This is sin, the tempter bruising the heal of the Deliverer, tricking Adam and Eve. This is Adam betraying his Maker, Cain killing his brother. This is 'no cattle'.

But we keep the Big Hat.

Yes, indeed, the Hat is fake if the cattle are not there. But we want the Hat more than the cattle. We want to look good even when we are not. We act in ways our heart betrays. Big Hat...no cattle.

This is the human condition and if Jesus does not have an answer for it, then He is a fake. I believe He is real, that He is who He claimed to be, and that He has an answer. So I'm going to leave off musing, read the Gospels, and find some answers.

Why does this matter?  There comes a final day for all of us, an ultimate reckoning. On that day we may rejoice or tremble in the hat we wear. 

On that day I want cattle.

Saturday, March 1, 2014

Wisdom Speaks in Proverbs 1

                 

      Wisdom Speaks in Proverbs 1

“I want to be wise.”

The comment could be hubris, a self-serving, puffed-up attitude. It certainly is a high goal.  To want to be wise is a first step to being wise. And so it must be a constant prayer: asking, asking God for wisdom.

I considered this as I read Proverbs 1 this morning. Wisdom is personified here with various expressions:
  • Listen to your parents.
  • Do not follow sinners.
  • I, Wisdom, am calling aloud to you. How long will you ignore me?
  • You will suffer the consequences of ignoring me. I will laugh at you when that happens.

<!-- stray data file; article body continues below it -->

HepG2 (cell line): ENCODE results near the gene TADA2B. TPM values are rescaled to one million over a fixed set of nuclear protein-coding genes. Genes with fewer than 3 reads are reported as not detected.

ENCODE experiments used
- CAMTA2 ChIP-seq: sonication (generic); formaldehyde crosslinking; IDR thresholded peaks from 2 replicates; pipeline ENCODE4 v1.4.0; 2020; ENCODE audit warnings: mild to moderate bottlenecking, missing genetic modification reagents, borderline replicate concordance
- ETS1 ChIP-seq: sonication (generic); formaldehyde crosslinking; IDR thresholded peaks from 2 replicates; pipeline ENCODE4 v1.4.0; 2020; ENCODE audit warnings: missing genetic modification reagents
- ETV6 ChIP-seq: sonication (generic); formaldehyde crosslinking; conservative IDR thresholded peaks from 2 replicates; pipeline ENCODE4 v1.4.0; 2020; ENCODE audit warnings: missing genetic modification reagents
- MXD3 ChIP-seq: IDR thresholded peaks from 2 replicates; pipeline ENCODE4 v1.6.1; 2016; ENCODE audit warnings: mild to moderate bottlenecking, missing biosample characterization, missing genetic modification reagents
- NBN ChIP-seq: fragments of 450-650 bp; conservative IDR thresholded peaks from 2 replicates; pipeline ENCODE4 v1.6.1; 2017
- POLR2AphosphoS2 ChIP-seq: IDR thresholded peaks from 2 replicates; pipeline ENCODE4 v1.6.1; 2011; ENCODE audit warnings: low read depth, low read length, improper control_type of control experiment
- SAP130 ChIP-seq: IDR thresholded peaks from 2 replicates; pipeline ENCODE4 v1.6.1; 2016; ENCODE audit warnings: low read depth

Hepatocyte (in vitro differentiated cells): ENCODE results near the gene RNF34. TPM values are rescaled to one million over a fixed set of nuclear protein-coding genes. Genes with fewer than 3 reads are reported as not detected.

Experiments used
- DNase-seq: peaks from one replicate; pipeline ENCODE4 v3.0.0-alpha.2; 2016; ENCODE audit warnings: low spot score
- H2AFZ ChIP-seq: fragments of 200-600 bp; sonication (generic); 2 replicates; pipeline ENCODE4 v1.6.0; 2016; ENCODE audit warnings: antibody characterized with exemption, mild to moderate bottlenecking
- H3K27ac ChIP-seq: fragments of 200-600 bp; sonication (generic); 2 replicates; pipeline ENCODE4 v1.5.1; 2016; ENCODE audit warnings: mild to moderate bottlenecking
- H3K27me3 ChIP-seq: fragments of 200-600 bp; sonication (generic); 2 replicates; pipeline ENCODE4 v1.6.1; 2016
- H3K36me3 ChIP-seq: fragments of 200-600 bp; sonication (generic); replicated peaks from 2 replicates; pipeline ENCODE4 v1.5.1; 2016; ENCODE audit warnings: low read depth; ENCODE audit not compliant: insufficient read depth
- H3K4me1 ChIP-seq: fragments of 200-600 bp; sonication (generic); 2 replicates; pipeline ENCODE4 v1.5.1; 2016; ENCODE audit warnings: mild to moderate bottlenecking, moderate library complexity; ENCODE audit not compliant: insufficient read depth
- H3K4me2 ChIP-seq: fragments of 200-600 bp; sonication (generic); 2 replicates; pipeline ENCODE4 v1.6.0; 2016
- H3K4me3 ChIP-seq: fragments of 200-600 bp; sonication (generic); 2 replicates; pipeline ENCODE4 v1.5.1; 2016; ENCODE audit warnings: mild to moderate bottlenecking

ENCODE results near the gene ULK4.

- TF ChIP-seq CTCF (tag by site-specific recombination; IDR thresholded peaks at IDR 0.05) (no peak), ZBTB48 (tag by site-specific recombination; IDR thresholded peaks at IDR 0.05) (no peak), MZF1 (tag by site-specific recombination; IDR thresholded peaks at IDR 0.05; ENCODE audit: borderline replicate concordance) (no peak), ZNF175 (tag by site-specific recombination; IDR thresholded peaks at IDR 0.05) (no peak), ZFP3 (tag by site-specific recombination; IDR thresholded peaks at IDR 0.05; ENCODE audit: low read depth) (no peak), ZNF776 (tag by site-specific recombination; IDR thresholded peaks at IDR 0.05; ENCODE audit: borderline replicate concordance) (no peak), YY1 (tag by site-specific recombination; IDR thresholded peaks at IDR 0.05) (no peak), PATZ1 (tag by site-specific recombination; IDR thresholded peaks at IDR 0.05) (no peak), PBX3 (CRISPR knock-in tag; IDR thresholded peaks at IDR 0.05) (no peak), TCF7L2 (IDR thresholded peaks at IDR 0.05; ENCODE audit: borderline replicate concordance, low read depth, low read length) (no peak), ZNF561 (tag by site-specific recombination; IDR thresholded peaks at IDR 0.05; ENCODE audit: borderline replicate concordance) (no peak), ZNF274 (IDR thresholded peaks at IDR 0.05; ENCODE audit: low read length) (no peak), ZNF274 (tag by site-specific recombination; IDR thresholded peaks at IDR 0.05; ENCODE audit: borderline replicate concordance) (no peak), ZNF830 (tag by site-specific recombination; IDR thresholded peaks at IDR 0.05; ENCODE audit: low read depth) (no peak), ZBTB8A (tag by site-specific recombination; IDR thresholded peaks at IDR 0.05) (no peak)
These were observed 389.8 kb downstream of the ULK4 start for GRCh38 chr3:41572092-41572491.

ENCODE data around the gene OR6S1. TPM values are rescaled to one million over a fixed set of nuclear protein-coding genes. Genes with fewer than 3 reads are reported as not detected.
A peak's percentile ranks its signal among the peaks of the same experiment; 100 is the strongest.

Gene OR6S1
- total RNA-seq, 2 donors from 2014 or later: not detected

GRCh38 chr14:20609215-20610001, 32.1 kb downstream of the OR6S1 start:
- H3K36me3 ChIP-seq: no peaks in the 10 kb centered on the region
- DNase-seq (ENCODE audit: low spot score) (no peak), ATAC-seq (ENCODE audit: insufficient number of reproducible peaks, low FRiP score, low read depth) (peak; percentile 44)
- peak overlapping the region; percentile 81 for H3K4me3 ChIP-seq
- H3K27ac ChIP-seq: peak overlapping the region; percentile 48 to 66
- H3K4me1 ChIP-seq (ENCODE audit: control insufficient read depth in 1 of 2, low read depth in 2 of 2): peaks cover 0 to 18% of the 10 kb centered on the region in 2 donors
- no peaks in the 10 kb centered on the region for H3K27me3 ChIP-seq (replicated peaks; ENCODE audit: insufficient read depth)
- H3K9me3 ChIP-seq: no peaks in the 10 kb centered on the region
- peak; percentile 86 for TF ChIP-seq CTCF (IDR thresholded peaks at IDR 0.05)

I will ignore your calls for help when the wheels fall off.
  • Whoever listens will be secure.
Wow, this is strong, especially the 'laughing at your destruction' part. A personified wisdom will eventually mock those who ignore her. It is the way of life, it is the law of the harvest, it is the vengeance of truth when spurned. Wisdom says, “Because you disdained my counsel and would have none of my rebuke I will also laugh at your calamity.”  But it does not have to be so.

What is the thread here? It begins with that most basic of reminders, codified in that Law of laws, the first 'commandment with promise': “Honor your Father and Mother,” or as Wisdom puts it, “Hear the instruction of your father and do not forsake the law of your mother.” It is not hard to see that calamity comes if we ignore this command.

Consider the family strength that is engendered when this law is followed. Parents who follow this command will humbly seek to honor their own parents, and by extension, honor the elderly among them. This honor or respect is intrinsically wise and enables one to actually hear those older and wiser. And if we honor our parents and elders we will practice what we hear from them.

It follows that we will be better parents to our own children. We will strive to live in a way that deserves honor, that would give light and guidance to a child who honors us. And we will teach that child to honor her parents – us! That puts us on our knees, which, in the wise words of my own mother, “is the best place to raise children.”

And so we have Wisdom calling out in Proverbs 1 “Listen to you parents.” That is a foundation of wisdom.

How does this apply for those of us raising our own families? Perhaps our own parents have passed on. Furthermore, it is sadly common in life to have disconnect or resentments, waywardness, unresolved pain. Sometimes parents were abusive or absent. Honor your parents? Huh?

But the call rings out and it applies to all of us. I am blessed with wonderful parents. And while my Dad is gone now, I can still hear his advice. I was headstrong as a young man, thought I was listening, sometimes was, but eventually settled into a quiet, pained, sort of backward resistance. I loved my Dad but I wasn't listening very well – at all.